View Full Version : New steppers on the mill, Who wants to race?

01-02-2005, 09:03 PM
I just finally got around to putting my new steppers on my mill. The ones I am selling in the classifieds currently. Out of my amasement, I managed to hit 250ipm on my mini with 5tpi ballscrews. This is under the rated current and at ~30v(24v transformer).
The funny part is that it only actually travels about 3" on my x axis wich has about 8" of travel at top speed, the rest is accelerating or decelerating and keeping a margin of error :eek: I think I can push it more with my new 67v power supply and correct current, although its quite scarry and I dont like to mess with it. In order to hit that speed I sometimes sacrafice some steps while its trying to stop. The funny part is that turbocnc says my 10% jitter is at 21000hz and Im pushing 42000hz.

Here is a short video, its from my olympus camera that doesnt have a mic and only records quicktime format, dowload the 'quicktime alternative' which is quite nice to view it if you dont already have quicktime.



What kinds of speeds are others getting out of their machines? Im sure I wont keep mine like at these speeds, Ill probably leave it where I can trust it, Ill see when I get my new ballnuts and new controll box set up. Probably 120ipm.


01-02-2005, 09:47 PM
wow, funny thing is that I got both axes to move at the same time at 210ipm then I try again and it starts missing steps, then I cant now get one axis to move at 120ipm. Something is weird, I lubed the screws and dovetails when I started this, I have the gibs pretty tight. Im going to have to figure something out to get it moving fast again.


01-03-2005, 04:28 AM
@JFettig: This reminds me of some words about the tail wagging the dog! http://www.sjaavik.com/images/lol.gif

I think your main problem is way too big motors for the poor machine.

With this setup your resonances will be quite close to the motor's, and not appreciably damped at all. This because the mass of your leadscrew make a very small addition to the moving mass of your (huge!) motor.

Do you have a lathe chuck? As your motor has a tail shaft, try to hang some rotational mass onto it, like a lathe chuck. That will move your resonance speed.

You should also try to lower the motor current. That will make your resonances less violent.

But really I think you should try to find the resonance speed(s), and teach your controller not to use them. When dealing with resonance problems you can get quite puzzled if you don't realize what's going on. One example is that it may behave better at high accelerations, but miss steps or stall out at low acceleration. Keep in mind you cannot command it to use lower accelerations, as that also depends on your program.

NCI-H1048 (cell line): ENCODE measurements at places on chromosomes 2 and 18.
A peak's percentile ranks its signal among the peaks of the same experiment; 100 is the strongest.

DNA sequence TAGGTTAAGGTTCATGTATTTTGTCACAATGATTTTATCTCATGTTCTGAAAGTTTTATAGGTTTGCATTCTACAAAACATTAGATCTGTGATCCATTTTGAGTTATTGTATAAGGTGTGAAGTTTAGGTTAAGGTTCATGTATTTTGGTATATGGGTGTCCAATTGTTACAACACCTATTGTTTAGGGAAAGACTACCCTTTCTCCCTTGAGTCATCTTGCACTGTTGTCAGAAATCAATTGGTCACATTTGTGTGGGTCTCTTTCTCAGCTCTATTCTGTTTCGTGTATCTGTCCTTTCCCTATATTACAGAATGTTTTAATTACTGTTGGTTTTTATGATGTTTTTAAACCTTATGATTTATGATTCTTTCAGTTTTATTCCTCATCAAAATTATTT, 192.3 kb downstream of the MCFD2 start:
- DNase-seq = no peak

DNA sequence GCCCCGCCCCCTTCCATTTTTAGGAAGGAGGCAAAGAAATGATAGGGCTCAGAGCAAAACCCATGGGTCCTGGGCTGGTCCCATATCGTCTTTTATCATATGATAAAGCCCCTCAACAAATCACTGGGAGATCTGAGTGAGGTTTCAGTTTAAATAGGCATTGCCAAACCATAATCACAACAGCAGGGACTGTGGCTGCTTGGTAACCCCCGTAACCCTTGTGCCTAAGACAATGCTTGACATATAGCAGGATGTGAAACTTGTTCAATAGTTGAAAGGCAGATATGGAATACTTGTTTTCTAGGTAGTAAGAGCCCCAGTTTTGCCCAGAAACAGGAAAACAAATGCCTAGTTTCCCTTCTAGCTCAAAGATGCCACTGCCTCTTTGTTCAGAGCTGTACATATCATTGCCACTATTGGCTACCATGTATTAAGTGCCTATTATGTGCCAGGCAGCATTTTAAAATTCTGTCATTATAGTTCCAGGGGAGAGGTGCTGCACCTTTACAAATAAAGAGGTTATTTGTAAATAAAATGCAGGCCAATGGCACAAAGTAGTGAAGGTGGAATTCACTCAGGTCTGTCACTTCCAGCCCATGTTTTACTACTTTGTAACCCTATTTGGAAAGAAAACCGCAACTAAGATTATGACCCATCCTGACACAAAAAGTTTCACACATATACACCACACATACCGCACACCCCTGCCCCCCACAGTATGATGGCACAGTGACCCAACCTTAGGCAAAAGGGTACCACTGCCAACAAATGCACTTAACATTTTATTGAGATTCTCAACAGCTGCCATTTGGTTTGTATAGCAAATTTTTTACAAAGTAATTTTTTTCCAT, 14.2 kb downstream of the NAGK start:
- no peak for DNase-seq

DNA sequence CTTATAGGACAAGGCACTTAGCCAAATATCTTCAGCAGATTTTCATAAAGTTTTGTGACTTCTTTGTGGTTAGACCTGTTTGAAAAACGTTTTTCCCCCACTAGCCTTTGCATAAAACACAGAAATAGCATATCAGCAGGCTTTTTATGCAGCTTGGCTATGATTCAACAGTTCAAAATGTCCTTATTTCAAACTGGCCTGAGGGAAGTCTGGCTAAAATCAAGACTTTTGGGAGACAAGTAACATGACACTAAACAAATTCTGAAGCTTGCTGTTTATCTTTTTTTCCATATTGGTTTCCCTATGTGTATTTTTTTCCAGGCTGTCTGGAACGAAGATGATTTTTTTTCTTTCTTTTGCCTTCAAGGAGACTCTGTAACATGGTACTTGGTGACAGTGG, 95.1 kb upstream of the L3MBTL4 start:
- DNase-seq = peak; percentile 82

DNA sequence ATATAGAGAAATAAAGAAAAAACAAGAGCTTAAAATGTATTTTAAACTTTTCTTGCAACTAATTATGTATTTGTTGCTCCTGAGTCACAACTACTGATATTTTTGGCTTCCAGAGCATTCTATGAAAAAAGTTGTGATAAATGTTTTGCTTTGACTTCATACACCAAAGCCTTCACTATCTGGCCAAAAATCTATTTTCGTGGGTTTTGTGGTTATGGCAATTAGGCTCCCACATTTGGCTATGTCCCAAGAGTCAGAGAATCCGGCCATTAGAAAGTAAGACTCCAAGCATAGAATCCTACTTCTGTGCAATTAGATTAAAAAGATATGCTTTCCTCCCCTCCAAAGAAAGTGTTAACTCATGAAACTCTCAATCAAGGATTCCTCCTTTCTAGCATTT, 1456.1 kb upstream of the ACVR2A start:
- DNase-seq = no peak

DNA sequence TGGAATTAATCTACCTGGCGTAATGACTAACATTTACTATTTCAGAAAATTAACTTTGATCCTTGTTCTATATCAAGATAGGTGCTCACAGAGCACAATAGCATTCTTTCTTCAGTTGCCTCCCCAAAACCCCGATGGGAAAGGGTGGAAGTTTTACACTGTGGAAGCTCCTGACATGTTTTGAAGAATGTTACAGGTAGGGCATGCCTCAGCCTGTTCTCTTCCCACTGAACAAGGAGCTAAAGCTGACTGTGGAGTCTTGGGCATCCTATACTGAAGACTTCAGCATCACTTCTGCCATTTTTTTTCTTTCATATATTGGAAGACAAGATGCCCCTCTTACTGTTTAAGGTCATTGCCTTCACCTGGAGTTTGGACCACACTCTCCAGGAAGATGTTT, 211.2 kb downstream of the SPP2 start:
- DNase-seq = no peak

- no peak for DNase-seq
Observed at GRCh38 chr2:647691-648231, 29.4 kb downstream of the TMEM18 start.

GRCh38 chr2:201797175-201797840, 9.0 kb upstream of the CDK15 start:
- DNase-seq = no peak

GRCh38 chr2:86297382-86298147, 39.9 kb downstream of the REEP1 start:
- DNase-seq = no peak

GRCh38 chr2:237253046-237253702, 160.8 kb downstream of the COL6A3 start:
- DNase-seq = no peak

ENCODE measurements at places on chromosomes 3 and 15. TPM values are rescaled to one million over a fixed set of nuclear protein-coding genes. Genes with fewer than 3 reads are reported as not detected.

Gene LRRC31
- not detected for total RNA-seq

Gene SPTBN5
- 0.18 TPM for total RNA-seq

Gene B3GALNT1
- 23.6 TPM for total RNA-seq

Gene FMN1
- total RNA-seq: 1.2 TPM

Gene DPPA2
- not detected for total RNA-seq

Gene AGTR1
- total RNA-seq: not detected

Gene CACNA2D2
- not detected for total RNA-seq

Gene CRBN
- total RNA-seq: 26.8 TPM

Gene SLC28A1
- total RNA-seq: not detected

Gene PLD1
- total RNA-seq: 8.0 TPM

Edit: On second look, I also see another problem. Your motors are mounted with very low torsional stiffness! The 4 long bolts used as a motor mount will not at all hold back on torsional vibrations. Swap them with 2 flat pieces. One top and one bottom is fine, as that aslo help keep swarf out. With your mount the motors are more or less free to vibrate as they like. The thing I mentioned with the chuck: forget it. With your mounting it will just transfer the movements to the motor itself.

01-03-2005, 07:39 AM
The motors may be a little big, the current is already about an amp too low and I will try the full current. Im really not looking for super speed like this, just had to brag about it a little;)
What I am mostly looking to do is crank down on the gibs to tighten up the machine a bit so it doesnt chatter quite so much so I can take large cuts easier. the column is probably not stiff enough but I will try.
I threw these motors on here because I wanted the other ones for my lathe and to try these ones out.

Another problem is that I am having a problem with my ballnuts binding from the previous mount, the slots for the nuts were slightly angled to remove backlash when tightened when there were leadnuts, but it just screwed up the ballnuts. I will be putting new ones in there soon.


01-03-2005, 11:25 AM
...and I thought I was doing well with 120 ipm.

Now you just need a high speed spindle ;)

01-03-2005, 01:17 PM
lol, fpworks, 8000rpm isnt high enough?;)

My overall goal for stability and repeatability and all is 120ipm. Ill see what happens with 2x the voltage.


01-03-2005, 04:16 PM
I just downloaded your movie file, I don't know how well this
represents your actual speed but when looking at the movie
it looks more like about 30 IPM.
Pretty big motors are those steppers?

01-03-2005, 04:20 PM
Yes, they are steppers, nema 34 aproximately 300-400oz/in.

In that movie, the table moves aproximately 7.5" in less than 2.5 seconds. It moves about 1.5" before it reaches top speed and takes that long to slow down to stop.


01-03-2005, 06:23 PM
Don't tighten down the gibs too much! You need space for lubricant or wear will be greatly accelerated.
Check with leadscrew disconnected when tightening gibs. Then you can feel tight spots much better. This also goes for manual mills/lathes.